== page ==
William Hogarth, English
November 10, 1697 – October 26, 1764

Hogarth was a painter, printmaker, editorial cartoonist, and social critic. On view in this exhibition are 14 engravings from The Harlot’s Progress (1732) and The Rake’s Progress (1735), “moral progress” melodramas that chart the corruption of an innocent or gullible figure in the big city. With a facility for caricature, acute observation of the telling detail, and indignation at societal inequities, these “modern moral subjects” are ancestors of the modern comic strip. They were immensely popular, resulting in a proliferation of cheap imitations; this piracy led Hogarth to petition Parliament to pass the Engraving Copyright Act of 1734.

Francisco Goya, Spanish
March 30, 1746 – April 16, 1828

Named court painter to King Charles III and later, Charles IV, Goya painted countless portraits of the royal family and nobles. At the same time, he embarked on a radically subversive project, 80 prints called Los Caprichos (published 1799). The entire series of prints—variously using etching, aquatint, drypoint, and burin—will be on view. The prints and their enigmatic captions are often lacerating critiques of injustices—particularly within the Church and aristocracy—while others are mysteriously dreamlike or nightmarish. Tied to their time and place, these utterly original works continue to inspire and humble artists to the present day.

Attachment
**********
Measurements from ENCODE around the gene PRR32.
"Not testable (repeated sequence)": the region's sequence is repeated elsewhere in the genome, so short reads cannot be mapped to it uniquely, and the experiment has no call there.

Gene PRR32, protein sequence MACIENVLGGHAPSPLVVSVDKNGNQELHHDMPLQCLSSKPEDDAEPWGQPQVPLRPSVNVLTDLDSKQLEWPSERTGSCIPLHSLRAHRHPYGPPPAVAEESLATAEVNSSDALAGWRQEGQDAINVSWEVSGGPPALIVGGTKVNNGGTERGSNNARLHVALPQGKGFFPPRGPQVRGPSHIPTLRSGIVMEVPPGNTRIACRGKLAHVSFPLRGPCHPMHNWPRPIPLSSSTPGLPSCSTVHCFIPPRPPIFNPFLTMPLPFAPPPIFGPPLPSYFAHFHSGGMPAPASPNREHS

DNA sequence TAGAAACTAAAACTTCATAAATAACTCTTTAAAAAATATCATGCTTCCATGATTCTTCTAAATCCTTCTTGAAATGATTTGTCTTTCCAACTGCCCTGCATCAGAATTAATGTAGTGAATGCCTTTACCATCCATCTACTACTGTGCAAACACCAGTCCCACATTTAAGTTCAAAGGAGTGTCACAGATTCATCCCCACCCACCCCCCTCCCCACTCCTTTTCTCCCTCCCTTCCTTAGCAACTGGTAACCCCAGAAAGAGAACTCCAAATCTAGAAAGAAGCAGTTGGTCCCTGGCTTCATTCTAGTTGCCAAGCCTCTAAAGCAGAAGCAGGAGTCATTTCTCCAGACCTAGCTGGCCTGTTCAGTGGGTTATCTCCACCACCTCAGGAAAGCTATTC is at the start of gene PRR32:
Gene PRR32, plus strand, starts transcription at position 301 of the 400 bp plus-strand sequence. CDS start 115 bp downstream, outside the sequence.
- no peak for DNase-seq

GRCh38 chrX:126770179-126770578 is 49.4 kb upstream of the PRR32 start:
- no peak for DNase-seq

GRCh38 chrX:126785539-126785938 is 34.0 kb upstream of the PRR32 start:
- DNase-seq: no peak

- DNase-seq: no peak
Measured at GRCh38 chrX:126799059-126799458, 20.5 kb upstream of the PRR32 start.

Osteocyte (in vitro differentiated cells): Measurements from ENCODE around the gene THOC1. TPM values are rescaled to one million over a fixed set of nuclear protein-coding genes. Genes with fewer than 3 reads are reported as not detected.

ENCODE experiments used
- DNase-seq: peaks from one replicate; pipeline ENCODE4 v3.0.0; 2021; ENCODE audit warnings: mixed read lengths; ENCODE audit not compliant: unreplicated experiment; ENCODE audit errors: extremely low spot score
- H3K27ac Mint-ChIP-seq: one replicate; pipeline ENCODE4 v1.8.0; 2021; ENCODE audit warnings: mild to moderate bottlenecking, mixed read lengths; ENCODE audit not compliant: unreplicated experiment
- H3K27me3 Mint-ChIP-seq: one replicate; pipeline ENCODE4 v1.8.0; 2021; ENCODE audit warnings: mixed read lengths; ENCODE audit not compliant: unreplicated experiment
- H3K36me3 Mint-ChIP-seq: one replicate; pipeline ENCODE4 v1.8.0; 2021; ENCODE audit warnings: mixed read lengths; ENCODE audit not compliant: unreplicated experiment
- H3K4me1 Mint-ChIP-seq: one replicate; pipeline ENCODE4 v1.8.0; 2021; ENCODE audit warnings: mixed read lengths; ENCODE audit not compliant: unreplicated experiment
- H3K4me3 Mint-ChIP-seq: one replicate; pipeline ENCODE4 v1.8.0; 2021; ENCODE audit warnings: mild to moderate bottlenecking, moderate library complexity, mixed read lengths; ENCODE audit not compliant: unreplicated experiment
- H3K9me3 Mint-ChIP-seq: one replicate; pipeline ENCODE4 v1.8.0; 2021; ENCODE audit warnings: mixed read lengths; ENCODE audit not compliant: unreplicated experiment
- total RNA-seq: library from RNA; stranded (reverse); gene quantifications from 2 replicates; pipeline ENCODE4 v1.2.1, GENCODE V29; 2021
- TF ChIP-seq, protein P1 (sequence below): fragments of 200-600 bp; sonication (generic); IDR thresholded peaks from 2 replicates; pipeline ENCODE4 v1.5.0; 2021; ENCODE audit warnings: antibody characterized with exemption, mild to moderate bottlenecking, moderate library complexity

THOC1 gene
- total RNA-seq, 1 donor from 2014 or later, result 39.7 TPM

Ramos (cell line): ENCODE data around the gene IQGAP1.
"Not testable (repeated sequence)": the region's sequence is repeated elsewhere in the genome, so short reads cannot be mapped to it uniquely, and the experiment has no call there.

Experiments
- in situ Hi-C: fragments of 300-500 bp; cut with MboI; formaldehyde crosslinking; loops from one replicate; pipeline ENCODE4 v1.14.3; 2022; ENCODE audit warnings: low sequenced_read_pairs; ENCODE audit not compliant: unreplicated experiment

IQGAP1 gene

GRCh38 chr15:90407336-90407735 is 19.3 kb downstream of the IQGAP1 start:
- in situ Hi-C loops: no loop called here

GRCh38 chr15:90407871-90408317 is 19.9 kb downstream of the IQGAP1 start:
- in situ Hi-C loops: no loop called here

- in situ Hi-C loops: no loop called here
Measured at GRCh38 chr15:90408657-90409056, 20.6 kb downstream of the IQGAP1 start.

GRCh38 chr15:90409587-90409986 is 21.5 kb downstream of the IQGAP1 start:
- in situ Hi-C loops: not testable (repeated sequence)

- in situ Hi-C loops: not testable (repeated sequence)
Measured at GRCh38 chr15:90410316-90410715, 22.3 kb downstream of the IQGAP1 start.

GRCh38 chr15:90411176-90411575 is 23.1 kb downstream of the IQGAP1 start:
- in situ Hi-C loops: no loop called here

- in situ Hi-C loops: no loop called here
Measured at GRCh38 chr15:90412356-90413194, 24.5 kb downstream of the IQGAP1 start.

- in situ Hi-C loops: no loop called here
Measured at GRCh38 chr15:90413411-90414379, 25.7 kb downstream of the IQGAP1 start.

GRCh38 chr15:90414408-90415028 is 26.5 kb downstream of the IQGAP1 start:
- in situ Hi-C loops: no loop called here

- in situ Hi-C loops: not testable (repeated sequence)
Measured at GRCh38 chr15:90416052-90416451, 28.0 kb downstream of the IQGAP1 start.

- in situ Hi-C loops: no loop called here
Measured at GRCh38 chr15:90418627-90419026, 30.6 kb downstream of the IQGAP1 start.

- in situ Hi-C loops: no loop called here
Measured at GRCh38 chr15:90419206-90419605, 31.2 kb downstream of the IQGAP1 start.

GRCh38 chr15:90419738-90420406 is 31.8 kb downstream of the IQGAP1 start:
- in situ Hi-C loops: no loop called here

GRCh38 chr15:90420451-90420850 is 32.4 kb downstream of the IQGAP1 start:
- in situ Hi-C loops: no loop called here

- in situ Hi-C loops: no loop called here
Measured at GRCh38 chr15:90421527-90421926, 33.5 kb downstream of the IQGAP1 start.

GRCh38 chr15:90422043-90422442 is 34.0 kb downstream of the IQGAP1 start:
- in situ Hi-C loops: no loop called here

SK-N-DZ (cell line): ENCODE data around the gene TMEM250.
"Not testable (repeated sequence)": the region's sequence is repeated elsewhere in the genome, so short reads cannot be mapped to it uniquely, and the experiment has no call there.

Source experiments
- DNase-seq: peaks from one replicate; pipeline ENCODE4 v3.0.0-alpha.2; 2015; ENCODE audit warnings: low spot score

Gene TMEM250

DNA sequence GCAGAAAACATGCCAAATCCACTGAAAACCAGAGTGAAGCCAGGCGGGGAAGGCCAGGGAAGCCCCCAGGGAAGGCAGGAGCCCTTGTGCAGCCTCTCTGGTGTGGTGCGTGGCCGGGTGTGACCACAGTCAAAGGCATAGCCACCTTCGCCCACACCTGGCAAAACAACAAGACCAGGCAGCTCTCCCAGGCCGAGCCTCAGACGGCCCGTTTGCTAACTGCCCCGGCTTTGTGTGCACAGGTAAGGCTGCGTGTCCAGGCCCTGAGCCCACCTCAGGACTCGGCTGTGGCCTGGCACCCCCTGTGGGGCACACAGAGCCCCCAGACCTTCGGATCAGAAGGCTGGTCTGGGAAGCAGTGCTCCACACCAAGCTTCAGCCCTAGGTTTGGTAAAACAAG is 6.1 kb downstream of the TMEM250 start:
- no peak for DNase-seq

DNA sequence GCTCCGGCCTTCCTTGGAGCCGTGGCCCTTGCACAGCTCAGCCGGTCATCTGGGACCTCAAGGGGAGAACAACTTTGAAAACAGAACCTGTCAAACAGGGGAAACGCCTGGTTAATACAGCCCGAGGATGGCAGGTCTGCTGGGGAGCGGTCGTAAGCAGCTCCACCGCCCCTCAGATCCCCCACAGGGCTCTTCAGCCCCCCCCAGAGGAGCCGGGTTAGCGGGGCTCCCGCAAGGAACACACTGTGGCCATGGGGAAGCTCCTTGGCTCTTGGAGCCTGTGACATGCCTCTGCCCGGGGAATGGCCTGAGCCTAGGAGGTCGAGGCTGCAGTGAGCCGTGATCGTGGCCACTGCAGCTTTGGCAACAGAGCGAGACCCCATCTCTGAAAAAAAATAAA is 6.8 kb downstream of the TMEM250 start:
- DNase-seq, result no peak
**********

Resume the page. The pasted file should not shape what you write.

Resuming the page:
Pablo Picasso, Spanish
October 25, 1881 – April 8, 1973

In addition to groundbreaking paintings and sculptures, Picasso was a prolific printmaker. On view in this exhibition are all 100 etchings of the Vollard Suite (1930-37), commissioned by art dealer and publisher Ambroise Vollard. Unlike other series in this exhibition, the Vollard Suite has neither an explicit relationship with text nor a clear beginning or end. Some themes are treated in depth, others seem like one-offs; some are light-hearted and lyrical, others are brutally passionate. Of the more than 2500 etchings Picasso produced in his long career, the Vollard Suite is considered his most important work.

R. Crumb, American
Born August 30, 1943

A cartoonist since he was a teenager in Delaware, R. Crumb defined the “underground comix” world of the 1960s-70s with indelible characters such as Mr. Natural and Fritz the Cat. Crumb’s choice of subject matter has won him as many detractors as fans; he has used his incredible talent to create outrageous cartoons that unashamedly lay bare personal obsessions. Unlike the other artists in this exhibition who worked in many types of media, drawing is Crumb’s primary medium. On view in this exhibition are all 207 drawings from The Book of Genesis, a massive project in which he illustrated the first book of the Bible, creating a believable biblical world in comic book form.